Exclusive Update: Open Letter To Speaker Cory Johnson From Harlem’s Rev. Dr. Johnnie Green

Dear Speaker Johnson,

If you don’t know my name, I’m Rev. Dr. Johnnie Green. I’m the Senior Pastor at Mount Neboh Baptist Church. I was sincerely looking forward to an opportunity to express my position on this discriminatory fur ban proposal, but when it came time for public testimony, you were nowhere to be seen.

Apparently, my time isn’t as valuable as your time, so I’ve provided my testimony below.

Testimony Of Rev. Dr. Johnnie Green Before The Committee on Consumer Affairs and Business Licensing

May 15, 2019

Good afternoon and thank you for the opportunity to testify before the committee regarding my opposition to the proposed ban on the sale of fur apparel, Intro 1476. My name is Rev. Dr. Johnnie Green and I am the Senior Pastor at Mount Neboh Baptist Church in Harlem. I am also the President of Mobilizing Preachers and Communities (or “MPAC”), which is a non-profit civil right and faith-based organization with a membership of over 300 churches through the New York and tri-state area. I co-founded MPAC because I felt that the church needed to take a more active role in the life of the community to ensure justice and equality for all people. It is these concerns that bring me here today.

I find it troubling that activists and leaders such as yourselves would try to take away our right, here in New York City, to choose what we can and cannot buy. While citizens here in our diverse and urban city, largely populated by minorities, are being stripped of their right to purchase what they choose.

People have the right to choose not to wear fur, but fur opponents do not have the right to determine how we reward our hard work. Americans believe in freedom, choice and prosperity. We believe that with hard work and opportunity, you will be rewarded. For our community, that has struggled for centuries to achieve equality and freedom in this country, to be now told what we can and cannot purchase is an insult. Everyone is entitled to their own personal beliefs whether it be culture, religion or custom, but opponents to fur are not entitled to encroach on the rights of others who disagree.

Opponents of fur do not understand its importance in the black community. They do not understand that we have a long history of wearing furs passed down through our families for generations. They do not understand the role of fur as a symbol of achievement in society for our disadvantaged group. Our ability to wear fur historically has been a sign that we have finally become a part of New York society, something we were prevented from being a part of for hundreds of years.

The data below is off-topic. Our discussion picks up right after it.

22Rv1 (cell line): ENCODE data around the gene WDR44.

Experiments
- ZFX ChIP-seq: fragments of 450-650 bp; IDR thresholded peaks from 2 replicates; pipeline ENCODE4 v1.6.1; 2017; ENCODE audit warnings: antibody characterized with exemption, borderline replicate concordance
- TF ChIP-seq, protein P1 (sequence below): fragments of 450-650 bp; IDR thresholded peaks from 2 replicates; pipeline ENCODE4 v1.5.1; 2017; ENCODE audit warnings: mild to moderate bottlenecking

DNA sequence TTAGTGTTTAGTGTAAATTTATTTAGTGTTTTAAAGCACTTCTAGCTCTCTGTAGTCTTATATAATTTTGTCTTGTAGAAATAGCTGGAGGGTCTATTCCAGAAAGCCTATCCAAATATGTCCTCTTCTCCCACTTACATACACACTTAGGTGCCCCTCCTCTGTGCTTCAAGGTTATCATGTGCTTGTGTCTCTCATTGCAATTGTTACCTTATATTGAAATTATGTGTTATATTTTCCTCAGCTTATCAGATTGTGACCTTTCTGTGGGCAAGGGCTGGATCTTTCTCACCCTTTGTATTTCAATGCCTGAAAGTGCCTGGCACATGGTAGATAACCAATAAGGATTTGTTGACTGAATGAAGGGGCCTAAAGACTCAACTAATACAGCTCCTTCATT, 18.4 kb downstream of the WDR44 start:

A ban on fur is a ban on black culture. For us, this is a pattern throughout history, of Blacks being told what rights they can and cannot have by the White majority. We cannot and will not stand for this injustice and this discrimination.

A fur ban will not only negatively impact the Black community—it will have devastating economic impacts for the historic fur industry and the City’s entire fashion economy. This will destroy one of the last small business-run industries in our city. Shouldn’t we be protecting these workers who rely on the industry to make money to feed their families? Shouldn’t we be preserving small businesses instead of destroying them?

New York City would lose 7,500 jobs and 150 business would be forced to shut down if we ban the sale of fur. These are small, family businesses that are being forced to shutter their storefronts that have been around for generations without a fair say. A fur ban would be another way for the City to rapidly gentrify—taking jobs away from 1st and 2nd generation Americans whose parents and grandparents came to this country and worked hard to provide for their families. This will destroy small business, most of them minority-owned, ignoring the cries of our people.

In my community, on our finest days at church, those who have minks wear them. It is a part of the American dream. Let’s prioritize what matters to our communities, instead of wasting time on issues that don’t serve the people.

Sincerely,

Rev. Dr. Johnnie Green

Update: Love and Hip Hop’ star Safaree Samuels released the following Testimony on New York City’s Proposed Fur Ban. “I care about black lives, when y’all start caring about black lives being killed and wrongfully arrested, then we can talk about black minks,” said Safaree Samuels.

About Harlem World Magazine

Harlem World Magazine the #1 source in the world for all things Harlem since 2003.

Leave a Reply